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Egyptian paper published cartoons in October

Facsimile of 'Al Fagr' front page 17 October 2005. Mohammed cartoon to the far right.

© "Sandmonkey" / afrol News
afrol News, 10 February
- The Egyptian newspaper 'Al Fagr' published the controversial Mohammed cartoons already on 17 October last year to illustrate their bad taste. It caused no reactions. Meanwhile, the organisation behind the anti-Danish riots is being disclosed as a manipulation of Muslim leaders in North Africa and the Middle East. Photos from a French pig squealing contest were falsely presented as an insult to Islam.

More an more details surrounding the cartoon controversy are emerging as the Danish press and Egyptians look into the background to the sudden wrath of Muslims all over the world. It is becoming clear that radical Danish Muslims consciously misled Muslim leaders in Egypt and Palestine to cause anti-Danish sentiments.

After the Danish daily 'Jyllands-Posten' declined to apologise for the publication of 12 mostly inoffensive caricatures of the Prophet Mohammed - some were even ridiculing 'Jyllands-Posten' directly - the radical Danish Imam Ahmed Akkari in December decided to launch an international campaign against Denmark in the Arab world.

Here, the cartoons were known, but had not caused many reactions. Indeed, the Egyptian daily 'Al Fagr' ("Dawn") in October last year republished six of the 12 'Jyllands-Posten' cartoons, only three weeks after the original publication. The relatively small daily - which earlier has made international headlines after publishing death threats against the Coptic Pope - published the full-scale cartoons as an illustration of the bad morals of the European press.

According to the Danish Ambassador in Cairo, Bjarne Sørensen, this was followed with great interest at the Embassy. However, the publication of the cartoons by 'Al Fagr' in Egypt failed to cause the protest or even discussion that they had already caused in Denmark. Actually, there were no reactions at all, Mr Sørensen registered.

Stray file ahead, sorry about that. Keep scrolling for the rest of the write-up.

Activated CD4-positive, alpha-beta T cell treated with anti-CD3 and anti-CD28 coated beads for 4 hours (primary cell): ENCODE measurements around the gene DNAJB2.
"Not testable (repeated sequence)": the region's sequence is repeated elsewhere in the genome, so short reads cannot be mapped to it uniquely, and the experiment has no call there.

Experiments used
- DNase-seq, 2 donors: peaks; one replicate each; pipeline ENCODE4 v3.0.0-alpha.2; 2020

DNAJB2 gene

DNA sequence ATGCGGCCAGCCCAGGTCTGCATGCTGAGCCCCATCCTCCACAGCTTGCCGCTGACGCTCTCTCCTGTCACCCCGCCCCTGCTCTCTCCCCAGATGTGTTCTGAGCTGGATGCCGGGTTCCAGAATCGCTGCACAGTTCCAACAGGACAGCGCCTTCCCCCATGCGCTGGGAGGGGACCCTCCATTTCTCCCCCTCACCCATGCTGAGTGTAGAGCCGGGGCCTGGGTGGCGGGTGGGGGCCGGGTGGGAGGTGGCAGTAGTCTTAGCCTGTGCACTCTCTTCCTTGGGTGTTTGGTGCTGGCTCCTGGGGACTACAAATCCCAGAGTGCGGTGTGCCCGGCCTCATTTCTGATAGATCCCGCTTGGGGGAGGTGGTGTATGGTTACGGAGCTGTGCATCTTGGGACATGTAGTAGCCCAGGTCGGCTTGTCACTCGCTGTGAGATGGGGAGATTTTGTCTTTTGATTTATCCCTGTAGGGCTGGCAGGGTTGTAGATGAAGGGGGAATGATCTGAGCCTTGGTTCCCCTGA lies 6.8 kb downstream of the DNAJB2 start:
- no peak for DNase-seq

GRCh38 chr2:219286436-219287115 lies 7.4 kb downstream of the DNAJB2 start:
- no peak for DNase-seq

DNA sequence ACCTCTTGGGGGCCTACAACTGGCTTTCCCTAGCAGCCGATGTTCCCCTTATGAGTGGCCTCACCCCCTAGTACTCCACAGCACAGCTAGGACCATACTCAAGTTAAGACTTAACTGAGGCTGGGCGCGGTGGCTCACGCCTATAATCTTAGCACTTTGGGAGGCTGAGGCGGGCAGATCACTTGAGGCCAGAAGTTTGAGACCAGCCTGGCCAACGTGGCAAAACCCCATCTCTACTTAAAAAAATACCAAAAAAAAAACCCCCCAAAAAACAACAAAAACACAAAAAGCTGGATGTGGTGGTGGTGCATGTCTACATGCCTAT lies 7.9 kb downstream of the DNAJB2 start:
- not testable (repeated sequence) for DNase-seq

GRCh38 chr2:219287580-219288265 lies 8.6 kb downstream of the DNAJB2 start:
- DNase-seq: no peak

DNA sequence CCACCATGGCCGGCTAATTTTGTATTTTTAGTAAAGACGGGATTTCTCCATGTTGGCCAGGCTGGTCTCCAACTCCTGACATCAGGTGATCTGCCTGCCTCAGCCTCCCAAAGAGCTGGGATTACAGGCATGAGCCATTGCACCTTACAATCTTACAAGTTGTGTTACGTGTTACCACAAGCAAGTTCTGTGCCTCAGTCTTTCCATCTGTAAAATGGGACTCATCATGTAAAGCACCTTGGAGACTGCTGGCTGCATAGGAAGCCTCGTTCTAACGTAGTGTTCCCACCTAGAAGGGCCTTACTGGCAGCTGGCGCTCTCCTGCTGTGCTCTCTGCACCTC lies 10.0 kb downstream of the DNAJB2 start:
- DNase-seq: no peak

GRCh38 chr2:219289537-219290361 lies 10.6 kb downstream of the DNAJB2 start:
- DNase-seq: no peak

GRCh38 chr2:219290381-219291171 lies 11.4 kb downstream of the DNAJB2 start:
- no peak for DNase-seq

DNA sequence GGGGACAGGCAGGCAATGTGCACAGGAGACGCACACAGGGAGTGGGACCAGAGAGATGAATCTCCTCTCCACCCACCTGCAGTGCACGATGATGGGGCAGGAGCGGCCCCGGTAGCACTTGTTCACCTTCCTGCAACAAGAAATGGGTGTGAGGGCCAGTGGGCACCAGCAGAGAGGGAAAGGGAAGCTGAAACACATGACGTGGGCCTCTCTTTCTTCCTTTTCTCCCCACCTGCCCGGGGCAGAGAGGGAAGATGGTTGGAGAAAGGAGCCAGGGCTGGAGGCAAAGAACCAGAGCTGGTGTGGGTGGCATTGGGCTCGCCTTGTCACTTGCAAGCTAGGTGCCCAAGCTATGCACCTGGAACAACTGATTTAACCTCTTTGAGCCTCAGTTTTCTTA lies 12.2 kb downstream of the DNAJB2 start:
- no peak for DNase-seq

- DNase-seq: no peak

Disappointed by the lack of public interest in Egypt and a decreasing interest in Denmark, radical Danish Muslim groups started planning for a new counterattack. A 28-year-old Danish imam, Ahmed Akkari, led the way by uniting several radical Muslim groups into a Committee for the Defence of the Honour of the Prophet. Mr Akkari claims this Committee represents 27 Danish Muslim groups, while investigations into this claim has shown that many of the named groups had never been contacted by the Committee and others had never existed.

In December, Mr Akkari heads a Danish Muslim delegation to Egypt to meet the Grand Imam of Al-Azhar, Muhammad Sayid Tantawy, the Chair of the Arab League, Amr Moussa, and Egyptian Foreign Minister Ahmed Aboul Gheit. They present themselves as the legitimate representatives of all Muslims in Denmark - a claim most Muslim communities in the country later have forcefully rejected. With them, the radicals bring a suitcase full of documentation on how the Prophet is being dishonoured in Denmark.

"We were not listened to in Denmark," the young imam told the Norwegian daily 'Dagbladet' earlier this week. "Neither the politicians nor 'Jyllands-Posten' wanted to listen to us. Therefore, we had to bring our case to the Middle East," he explained.